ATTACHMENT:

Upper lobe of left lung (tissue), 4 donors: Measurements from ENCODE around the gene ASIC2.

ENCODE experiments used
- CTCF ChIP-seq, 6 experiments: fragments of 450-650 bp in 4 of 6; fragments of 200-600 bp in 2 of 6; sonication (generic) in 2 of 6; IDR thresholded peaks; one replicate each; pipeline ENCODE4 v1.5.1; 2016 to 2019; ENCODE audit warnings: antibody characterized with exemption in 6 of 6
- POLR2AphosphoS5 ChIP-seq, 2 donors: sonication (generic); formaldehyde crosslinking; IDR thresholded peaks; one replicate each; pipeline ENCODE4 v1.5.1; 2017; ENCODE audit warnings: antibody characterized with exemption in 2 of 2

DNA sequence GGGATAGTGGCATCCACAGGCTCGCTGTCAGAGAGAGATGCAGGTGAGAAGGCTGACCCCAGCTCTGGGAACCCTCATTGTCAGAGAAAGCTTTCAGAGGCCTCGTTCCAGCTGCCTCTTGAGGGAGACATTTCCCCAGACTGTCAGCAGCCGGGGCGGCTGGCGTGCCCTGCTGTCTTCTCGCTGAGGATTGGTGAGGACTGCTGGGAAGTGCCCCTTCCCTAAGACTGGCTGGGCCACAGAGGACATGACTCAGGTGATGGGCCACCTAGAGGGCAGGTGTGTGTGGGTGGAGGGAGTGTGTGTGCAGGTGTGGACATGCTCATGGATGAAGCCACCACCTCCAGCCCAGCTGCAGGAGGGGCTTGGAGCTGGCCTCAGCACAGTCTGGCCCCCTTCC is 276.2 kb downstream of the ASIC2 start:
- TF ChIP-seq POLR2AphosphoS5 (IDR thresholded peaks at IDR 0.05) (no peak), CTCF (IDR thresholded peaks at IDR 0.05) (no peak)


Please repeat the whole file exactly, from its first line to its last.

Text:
Upper lobe of left lung (tissue), 4 donors: Measurements from ENCODE around the gene ASIC2.

ENCODE experiments used
- CTCF ChIP-seq, 6 experiments: fragments of 450-650 bp in 4 of 6; fragments of 200-600 bp in 2 of 6; sonication (generic) in 2 of 6; IDR thresholded peaks; one replicate each; pipeline ENCODE4 v1.5.1; 2016 to 2019; ENCODE audit warnings: antibody characterized with exemption in 6 of 6
- POLR2AphosphoS5 ChIP-seq, 2 donors: sonication (generic); formaldehyde crosslinking; IDR thresholded peaks; one replicate each; pipeline ENCODE4 v1.5.1; 2017; ENCODE audit warnings: antibody characterized with exemption in 2 of 2

DNA sequence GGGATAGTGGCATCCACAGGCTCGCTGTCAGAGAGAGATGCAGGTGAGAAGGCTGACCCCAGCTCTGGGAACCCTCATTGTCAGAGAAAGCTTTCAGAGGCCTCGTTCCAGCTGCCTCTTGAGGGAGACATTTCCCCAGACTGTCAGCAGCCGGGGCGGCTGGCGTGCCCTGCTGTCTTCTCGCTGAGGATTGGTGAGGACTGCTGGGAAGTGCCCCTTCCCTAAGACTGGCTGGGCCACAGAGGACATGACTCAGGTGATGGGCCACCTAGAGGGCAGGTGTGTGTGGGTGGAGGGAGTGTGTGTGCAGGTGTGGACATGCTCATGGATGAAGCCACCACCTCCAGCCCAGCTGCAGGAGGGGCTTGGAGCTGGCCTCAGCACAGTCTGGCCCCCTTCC is 276.2 kb downstream of the ASIC2 start:
- TF ChIP-seq POLR2AphosphoS5 (IDR thresholded peaks at IDR 0.05) (no peak), CTCF (IDR thresholded peaks at IDR 0.05) (no peak)